Barbed Wire and Cucumber Sandwiches is the story of the controversial 1970 South African tour by Colin Shindler, author, in 2015, of a very fine biography of Aussie-favourite Bob Barber.
Published exactly 50 years after the momentous summer, which saw a tour cancelled and five Tests contested between England and a Rest of the World XI – whose numbers incidentally included Australia’s No.1 pace bowler Graham McKenzie – Shindler’s impressive research is fascinating, evocative and sad.
At the height of the furore and Peter Hain’s Stop The Seventy Tour campaign, famed broadcaster John Arlott (pictured) took a stand and refused to broadcast any of the South African fixtures. He’d been to South Africa in 1948-49 and seen at first hand the introduction of Apartheid. He hated it.
The Queen had attended the Lord’s Test for 18 consecutive years but chose not to this time, palace authorities saying why expose Her Majesty to a display of bad manners outside or even inside the ground?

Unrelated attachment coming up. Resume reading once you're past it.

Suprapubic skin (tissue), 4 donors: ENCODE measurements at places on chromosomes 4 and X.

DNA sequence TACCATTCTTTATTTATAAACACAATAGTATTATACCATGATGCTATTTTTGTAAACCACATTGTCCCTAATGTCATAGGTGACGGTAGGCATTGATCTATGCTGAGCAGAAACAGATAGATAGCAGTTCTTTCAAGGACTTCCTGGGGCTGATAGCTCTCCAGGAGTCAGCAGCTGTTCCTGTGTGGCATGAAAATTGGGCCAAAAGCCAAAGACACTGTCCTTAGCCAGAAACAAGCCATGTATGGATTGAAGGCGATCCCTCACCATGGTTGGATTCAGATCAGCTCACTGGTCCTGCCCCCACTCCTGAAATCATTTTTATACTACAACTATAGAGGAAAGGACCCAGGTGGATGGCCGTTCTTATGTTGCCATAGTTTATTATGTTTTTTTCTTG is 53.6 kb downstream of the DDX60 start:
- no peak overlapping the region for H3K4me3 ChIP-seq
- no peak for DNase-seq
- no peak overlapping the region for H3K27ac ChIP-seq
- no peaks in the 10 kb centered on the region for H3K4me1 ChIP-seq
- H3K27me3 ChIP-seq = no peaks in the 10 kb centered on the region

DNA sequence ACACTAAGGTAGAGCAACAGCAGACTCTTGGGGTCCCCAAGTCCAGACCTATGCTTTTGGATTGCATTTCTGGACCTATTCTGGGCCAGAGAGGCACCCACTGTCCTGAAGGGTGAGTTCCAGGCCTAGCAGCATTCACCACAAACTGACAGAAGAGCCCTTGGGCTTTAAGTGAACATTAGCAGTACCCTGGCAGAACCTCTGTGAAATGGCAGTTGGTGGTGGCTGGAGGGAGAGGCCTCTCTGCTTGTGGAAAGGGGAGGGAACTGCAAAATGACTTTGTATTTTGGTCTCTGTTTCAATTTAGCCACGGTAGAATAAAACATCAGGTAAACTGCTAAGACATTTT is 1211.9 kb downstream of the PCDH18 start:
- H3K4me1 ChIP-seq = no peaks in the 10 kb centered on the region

When asked why the touring team had not been invited to the Palace for tea and cucumber sandwiches, a spokesman said there was no point as the Queen hadn’t been invited to attend the match, so why issue a reciprocal arrangement?
In his short foreword, Sir Michael Parkinson says Shindler’s work reaches far beyond the boundaries of the game and the consequences profoundly affecting the way people regarded multi-racial sport.
‘Cricket helped change things for the better,’ he says.